Scenario 2 with HML - You pay them 4 pts on the 140k loan (5600) and interest for 6 months (1400 x 6= 8,400). Total payout is 14k.

You saved 6k by using a HML over a money partner.

If the house sells in 3 months, you save yourself 9k. But if it takes a year, you end up paying the HML 22,600.

The key with using a HML to do the deal is to:
1) Get in and out quick.
2) Find a deal that has a big enough spread to pay the HML and still hit your target for profit.

What you'll have to keep in mind is that there are probably going to be other investors with all cash that will look at the HML fee as additional profit and a larger return on their money. And they are the ones that are going to be hard for you to beat on an offer.

On that same deal above, an investor with all cash could pay the 140k for purchase and rehab. Sell it and make the same 40k in 6 months. Thats a COCR of a little over 28% over 6 months. But on an annualized basis, thats actually 56%. They may not need to make that much of a return on their money to be happy so they are going to be in a position to be at 150k all in.

Makes it real tricky to compete on offers with other investors when they have the deep pockets. Not saying it can't be done. But it will be harder to flip when adding in the HML fees.

But I would still pursue it. You will find some deals that the numbers work. And when you do, you'll be tickled pink. :-)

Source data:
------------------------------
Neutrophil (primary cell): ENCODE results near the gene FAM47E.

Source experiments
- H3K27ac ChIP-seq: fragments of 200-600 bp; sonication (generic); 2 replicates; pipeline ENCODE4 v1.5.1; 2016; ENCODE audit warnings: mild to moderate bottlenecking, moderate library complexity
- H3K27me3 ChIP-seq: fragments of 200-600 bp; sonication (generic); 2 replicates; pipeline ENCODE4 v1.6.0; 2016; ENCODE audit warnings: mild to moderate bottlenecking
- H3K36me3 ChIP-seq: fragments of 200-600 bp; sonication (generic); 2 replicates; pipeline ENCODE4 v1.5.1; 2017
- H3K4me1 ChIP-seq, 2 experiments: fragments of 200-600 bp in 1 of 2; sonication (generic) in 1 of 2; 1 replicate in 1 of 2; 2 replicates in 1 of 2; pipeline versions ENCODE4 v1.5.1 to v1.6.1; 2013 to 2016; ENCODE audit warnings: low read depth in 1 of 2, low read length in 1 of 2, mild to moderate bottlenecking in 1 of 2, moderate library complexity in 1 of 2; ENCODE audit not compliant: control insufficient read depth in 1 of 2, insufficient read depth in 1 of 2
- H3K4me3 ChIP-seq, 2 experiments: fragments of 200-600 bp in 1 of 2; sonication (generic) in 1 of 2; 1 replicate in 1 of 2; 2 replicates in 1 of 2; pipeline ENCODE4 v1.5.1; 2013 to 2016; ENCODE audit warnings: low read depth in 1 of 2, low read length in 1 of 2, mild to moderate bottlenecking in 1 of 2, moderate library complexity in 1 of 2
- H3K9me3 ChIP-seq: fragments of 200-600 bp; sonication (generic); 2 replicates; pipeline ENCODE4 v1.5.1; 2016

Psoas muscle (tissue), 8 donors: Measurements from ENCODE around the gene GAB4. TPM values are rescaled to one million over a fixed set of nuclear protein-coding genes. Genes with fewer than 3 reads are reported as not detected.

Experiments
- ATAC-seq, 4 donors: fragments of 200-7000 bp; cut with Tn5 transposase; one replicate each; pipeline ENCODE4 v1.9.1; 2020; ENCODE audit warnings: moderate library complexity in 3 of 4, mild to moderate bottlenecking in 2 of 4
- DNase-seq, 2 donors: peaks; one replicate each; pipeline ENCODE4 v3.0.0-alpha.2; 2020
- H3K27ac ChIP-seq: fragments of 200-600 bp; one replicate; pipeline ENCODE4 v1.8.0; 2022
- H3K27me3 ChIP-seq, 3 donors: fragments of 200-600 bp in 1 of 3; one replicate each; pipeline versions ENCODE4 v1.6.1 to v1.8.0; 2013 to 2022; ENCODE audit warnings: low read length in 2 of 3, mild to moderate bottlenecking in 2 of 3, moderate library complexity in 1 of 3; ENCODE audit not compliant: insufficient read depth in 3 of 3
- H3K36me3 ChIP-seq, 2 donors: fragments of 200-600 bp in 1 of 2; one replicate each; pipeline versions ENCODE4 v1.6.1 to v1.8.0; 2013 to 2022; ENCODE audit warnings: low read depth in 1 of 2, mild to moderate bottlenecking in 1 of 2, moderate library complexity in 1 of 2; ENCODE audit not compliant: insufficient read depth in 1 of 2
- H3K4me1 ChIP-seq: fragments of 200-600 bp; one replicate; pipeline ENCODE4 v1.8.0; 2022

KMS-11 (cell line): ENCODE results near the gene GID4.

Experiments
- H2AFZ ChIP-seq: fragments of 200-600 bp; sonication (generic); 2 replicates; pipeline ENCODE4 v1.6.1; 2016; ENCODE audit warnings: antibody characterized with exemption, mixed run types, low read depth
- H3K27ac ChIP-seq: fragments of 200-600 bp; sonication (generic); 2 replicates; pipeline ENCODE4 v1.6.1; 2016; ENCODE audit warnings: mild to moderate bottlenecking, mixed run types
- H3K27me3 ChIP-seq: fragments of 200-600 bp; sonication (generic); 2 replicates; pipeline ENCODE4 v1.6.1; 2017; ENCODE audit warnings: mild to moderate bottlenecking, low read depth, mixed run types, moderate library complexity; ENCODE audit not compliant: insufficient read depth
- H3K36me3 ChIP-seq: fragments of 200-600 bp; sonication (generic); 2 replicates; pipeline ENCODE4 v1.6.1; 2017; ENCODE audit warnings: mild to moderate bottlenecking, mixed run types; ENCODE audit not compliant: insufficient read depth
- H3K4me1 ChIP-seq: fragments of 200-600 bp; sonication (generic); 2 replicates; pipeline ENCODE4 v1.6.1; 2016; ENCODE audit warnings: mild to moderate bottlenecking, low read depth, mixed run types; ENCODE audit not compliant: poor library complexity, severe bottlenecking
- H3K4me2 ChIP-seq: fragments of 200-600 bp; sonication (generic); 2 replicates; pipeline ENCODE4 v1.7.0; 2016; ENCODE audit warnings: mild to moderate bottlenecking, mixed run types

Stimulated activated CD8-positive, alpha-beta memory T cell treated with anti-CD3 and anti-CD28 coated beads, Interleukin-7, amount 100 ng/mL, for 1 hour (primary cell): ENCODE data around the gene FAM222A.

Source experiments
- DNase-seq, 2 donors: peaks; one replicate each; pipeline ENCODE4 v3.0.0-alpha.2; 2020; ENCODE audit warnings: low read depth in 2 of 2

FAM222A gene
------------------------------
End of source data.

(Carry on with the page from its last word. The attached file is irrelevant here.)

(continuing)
@Todd S.,

I don't see anything wrong with your strategy, in fact I know of a local lender who might be of help to you. Reach out via colleague request and I will supply contact information. 

As some have mentioned, it's expensive, and finding that first deal will be a challenge, but far from impossible in Baltimore County. The expense is your tuition as a beginner. As you develop a track record and relationships, money will start to flow to you and will cost less. Be prepared, it's a lot of work, don't let anyone tell you otherwise.

Are you interested in staying close to the Middle River area? Have you thought about how you will identify your first deal? 

I suggest you attend one or two local REIA meetings (BWI Meetup, Real Deal Meetup, Baltimore REIA, etc.). You might stumble upon something or someone who could get you on track.

Best of luck,

Nancy Roth

@Todd S.   a couple of points to consider

If all of your money and credit is tied up in the first deal what if you have cost overruns? Make sure you have enough in reserve to cover a cost over run. Renovation loans are done on a draw schedule. You get a certain amount of work done and the HML gives you more money. You have to have ample money to gt to the next draw. It is possible to get into a situation where the HML is holding more money to finish the project but won't disburse it to you because you haven't gotten far enough with the money he already has given you.

In and out in 90 days is not going to happen on your first deal. Keep in mind if it takes 30 days to get a contract and 30 more days to get to settlement that is 60 days right there that many new investors don't even think about. Good luck - Ned

Medium crab1 copyNed Carey, Crab Properties LLC | http://baltimorerealestateinvestingblog.com/